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Music or Monolith? Why Spotify’s Audiobook Move Might Prove To Be A Disaster For Artists

The adage of there being no ethical consumption under capitalism, like most adages, stands too true; the handy anticapitalist aphorism, beneath its radical sonority, hides the onus of introspective consumerism that should rest on every one of us. Since neither consumption nor capitalism seems escapable at least in the foreseeable future, in the meantime, we should not shirk away from the ethical imperative to consume consciously. 

In the moribund banality imposed by capitalism, beyond the obvious telltale signs of grave inequality, the realm of art provides a fascinating insight into the insidiousness of the system. Despite the fact that the interests of a capitalist system lie, even above profit, in perpetuating itself, the very lawless nature of it allows it to devolve further, satisfied at nothing, testing to the utmost the otherwise brutal tensility between scarcity and excess. This preface brings us to the not-so-curious case of music streaming, and more specifically its cruellest Goliath, Spotify. Any conscious consumer of music would be aware of the criminal reality of music streaming; reducing music to content, streaming has essentially erased the facticity of music, like any art, as a product requiring labour and capital to produce, from the public consciousness. Like any well-oiled capitalist machinery, just behind its high (pay)walls, streaming—with the aid of platforms like TikTok and Instagram that offer music as accessory—has basically buried alive the history of the product, thereby allowing the illusion that prevents music from coming across as something that requires money to survive under capitalism; in simpler terms, it has allowed the reality that normalises the redundancy of purchasing an album to listen to the music like one would purchase a paperback to read the words inside. The even simpler and starker interpretation was put forth by singer-songwriter and producer James Blake:

But of course, the rampant excesses of Spotify are nothing new. For years, it has sustained for itself a model that pays laughable royalties to the artists on it. The affairs are dire enough to the point that a while ago the company announced that it had “… officially demonetised all uploads with under 1,000 streams, meaning copyright holders will now only be paid by the streaming service if a track passes a threshold of more than 1,000 plays each 12 months.” The fact that it ranks as the worst streaming service in terms of artist royalties is perhaps too ubiquitous in the public sphere to come across as a revelation to anyone. However, as Stereogum reports, they have recently created for them an entirely new low to sink to:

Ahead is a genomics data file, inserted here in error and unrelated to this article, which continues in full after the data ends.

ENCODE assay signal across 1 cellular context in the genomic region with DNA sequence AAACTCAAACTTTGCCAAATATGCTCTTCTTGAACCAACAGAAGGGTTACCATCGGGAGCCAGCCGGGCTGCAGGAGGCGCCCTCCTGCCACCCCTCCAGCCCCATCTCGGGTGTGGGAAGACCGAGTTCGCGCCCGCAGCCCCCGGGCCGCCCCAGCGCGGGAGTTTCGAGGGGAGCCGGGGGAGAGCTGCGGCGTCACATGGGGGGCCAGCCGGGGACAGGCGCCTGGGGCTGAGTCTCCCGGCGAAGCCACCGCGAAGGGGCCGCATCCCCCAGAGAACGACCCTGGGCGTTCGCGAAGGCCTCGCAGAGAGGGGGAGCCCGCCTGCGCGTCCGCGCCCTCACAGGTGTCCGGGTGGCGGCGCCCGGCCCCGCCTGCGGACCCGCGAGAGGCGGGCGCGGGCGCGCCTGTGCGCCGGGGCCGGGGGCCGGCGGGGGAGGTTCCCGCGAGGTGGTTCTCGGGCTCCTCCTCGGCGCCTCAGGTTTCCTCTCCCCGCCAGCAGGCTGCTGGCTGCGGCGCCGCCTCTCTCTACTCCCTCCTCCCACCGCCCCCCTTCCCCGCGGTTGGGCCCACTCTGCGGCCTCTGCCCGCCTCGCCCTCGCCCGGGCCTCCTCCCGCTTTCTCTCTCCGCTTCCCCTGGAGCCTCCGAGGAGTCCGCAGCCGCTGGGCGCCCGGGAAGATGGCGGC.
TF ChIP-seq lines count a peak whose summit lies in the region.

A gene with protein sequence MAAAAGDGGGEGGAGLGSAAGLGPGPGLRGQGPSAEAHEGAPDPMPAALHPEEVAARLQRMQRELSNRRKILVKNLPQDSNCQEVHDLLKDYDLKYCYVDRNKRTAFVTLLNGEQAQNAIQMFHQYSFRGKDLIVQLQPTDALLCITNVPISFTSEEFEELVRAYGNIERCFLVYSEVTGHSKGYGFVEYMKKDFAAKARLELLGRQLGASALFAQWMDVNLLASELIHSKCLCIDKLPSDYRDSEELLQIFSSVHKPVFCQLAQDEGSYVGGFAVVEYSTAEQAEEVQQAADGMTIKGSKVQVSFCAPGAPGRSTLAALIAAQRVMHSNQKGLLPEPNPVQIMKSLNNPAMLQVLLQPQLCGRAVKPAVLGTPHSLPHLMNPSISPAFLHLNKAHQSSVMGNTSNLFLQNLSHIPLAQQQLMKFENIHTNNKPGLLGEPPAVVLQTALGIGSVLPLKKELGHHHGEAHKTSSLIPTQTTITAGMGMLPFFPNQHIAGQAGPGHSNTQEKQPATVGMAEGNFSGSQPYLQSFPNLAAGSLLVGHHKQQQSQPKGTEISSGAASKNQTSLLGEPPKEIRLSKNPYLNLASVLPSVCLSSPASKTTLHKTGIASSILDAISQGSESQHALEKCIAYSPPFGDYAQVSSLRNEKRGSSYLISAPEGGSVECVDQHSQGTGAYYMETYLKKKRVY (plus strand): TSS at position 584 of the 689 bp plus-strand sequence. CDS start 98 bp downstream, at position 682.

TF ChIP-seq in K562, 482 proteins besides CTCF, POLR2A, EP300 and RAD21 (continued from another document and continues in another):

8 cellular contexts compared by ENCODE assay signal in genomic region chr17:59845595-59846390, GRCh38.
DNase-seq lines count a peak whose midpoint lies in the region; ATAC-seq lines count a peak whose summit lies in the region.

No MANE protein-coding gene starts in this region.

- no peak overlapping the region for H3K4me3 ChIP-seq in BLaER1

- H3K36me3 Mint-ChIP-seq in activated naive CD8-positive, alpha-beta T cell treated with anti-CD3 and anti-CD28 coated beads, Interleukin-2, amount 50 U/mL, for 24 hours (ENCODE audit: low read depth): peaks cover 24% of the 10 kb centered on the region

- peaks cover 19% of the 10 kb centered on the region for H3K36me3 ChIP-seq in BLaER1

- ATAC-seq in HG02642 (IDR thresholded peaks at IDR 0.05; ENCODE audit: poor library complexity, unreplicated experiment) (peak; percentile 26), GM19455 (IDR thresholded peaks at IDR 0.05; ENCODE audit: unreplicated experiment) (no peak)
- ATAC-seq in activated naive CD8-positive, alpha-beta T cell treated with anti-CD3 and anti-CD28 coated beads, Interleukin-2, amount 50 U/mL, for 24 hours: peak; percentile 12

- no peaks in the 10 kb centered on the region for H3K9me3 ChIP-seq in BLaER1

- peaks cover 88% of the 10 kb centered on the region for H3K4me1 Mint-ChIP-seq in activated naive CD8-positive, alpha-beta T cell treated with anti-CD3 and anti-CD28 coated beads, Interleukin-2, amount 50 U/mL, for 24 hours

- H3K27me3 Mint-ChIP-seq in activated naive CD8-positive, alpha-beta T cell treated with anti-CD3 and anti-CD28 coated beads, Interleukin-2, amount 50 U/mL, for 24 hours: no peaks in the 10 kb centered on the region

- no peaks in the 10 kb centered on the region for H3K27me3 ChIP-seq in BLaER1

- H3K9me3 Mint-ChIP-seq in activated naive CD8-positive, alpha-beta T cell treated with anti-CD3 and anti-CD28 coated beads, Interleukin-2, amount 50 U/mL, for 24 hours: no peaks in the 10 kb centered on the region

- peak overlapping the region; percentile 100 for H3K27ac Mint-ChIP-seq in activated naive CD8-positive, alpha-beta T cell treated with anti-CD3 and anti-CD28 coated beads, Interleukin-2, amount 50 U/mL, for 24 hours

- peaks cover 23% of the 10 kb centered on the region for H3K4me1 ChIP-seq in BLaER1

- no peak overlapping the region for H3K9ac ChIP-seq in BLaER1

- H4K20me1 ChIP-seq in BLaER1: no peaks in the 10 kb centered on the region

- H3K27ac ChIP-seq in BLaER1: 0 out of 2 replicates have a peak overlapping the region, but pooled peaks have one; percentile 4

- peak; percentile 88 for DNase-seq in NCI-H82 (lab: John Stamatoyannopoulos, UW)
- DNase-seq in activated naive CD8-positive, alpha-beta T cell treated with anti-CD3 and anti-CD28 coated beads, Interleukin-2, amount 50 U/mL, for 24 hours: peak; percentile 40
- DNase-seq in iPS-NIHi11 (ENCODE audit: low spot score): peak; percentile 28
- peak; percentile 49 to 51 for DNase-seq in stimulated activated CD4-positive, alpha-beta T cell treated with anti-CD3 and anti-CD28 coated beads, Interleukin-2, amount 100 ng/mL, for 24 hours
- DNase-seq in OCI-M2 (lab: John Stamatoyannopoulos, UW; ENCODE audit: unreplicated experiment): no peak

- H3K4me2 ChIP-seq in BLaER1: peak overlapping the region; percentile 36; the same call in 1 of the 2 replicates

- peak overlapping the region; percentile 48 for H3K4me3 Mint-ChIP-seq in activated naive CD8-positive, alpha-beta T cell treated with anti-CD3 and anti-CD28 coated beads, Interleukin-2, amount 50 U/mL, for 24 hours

As Kristin Robinson states, following a bump in the pricing tiers for their subscription plans, Spotify now has shifted its focus to including audiobooks on the platform. What this basically does is leave the Swedish company room for the excuse of paying artists even less, citing expenditure on their end due to purchasing the rights to said audiobooks. As Robinson writes, in light of these upgraded subscription plans, “Billboard calculated that songwriters and publishers will earn an estimated $150 million less in U.S. mechanical royalties from premium, duo and family plans for the first 12 months that this is in effect, compared to what they would have earned if these three subscriptions were never bundled.” The United States, of course, is only the first site, for “This change only impacts the United States, but there are fears that Spotify’s reclassification will have a domino effect worldwide….” Even if the criminal economics of the situation were set aside for a second, the decision to include audiobooks would seem a vapid distillation; in context of the obvious fact that oral literature and music are different art forms consequently requiring different modes of consumption, the decision to enmesh them into a consumptive monolithism presents the company, for those who care to think critically, as little more than a fount of buffoonery.

To say that it is all hopeless would be downing the tools of resistance, and that is something we, as artists or consumers, should ardently refuse to enact. Although the prospect of artists, who do not belong under any specific entity, unionising is a tad improbable, it is hard to envision any ethical progress in streaming as long as at least smaller record labels do not unionise. James Blake, to his ineffable credit, has provided a huge impetus towards democratising music with the introduction of Vault, where artists can apply and can, without any third-party interference, release their music. On the consumption front, now more than ever, listeners have the choice to shift to more ethical means of consuming music like Bandcamp or purchasing physical music. This should strike as less a prerogative and more an imperative, for it is all too clear that for music and art in general to have a future, we have to change and reassess the fundamentals that have cocooned us into this deluded trance.

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